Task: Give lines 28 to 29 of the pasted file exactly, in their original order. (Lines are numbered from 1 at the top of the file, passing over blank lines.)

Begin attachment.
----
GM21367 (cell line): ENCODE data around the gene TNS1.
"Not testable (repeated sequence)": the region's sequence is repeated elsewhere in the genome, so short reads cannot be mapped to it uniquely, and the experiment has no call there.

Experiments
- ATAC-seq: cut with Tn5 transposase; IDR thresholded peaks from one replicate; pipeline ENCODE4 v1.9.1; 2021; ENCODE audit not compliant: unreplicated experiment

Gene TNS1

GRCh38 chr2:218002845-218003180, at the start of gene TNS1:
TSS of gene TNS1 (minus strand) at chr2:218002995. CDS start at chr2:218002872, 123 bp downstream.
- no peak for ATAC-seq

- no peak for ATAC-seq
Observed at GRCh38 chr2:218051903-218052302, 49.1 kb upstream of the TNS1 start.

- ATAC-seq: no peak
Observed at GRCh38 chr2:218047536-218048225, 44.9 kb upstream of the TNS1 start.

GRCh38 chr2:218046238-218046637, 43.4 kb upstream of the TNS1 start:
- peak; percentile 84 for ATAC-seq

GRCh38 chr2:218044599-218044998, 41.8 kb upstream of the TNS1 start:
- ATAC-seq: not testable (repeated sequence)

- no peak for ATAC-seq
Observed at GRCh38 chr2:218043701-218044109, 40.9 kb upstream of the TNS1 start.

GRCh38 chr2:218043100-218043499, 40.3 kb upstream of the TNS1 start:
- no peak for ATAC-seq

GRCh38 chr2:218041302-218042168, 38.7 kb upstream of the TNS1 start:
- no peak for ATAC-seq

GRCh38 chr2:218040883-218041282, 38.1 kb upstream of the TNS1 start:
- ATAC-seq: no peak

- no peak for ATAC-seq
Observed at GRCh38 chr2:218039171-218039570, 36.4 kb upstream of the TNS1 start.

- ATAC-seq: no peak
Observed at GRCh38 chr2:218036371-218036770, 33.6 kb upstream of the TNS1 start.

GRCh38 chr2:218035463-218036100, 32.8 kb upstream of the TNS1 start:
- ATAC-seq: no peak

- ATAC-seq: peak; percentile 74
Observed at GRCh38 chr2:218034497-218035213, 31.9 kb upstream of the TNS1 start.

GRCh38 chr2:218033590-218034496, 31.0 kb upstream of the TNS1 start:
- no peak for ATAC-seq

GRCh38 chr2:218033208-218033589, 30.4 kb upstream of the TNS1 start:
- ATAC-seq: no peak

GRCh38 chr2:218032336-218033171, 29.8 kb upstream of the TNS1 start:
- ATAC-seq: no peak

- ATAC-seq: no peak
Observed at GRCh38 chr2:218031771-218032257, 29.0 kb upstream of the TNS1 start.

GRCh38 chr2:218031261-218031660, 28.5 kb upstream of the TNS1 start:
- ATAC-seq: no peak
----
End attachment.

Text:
Observed at GRCh38 chr2:218036371-218036770, 33.6 kb upstream of the TNS1 start.

GRCh38 chr2:218035463-218036100, 32.8 kb upstream of the TNS1 start: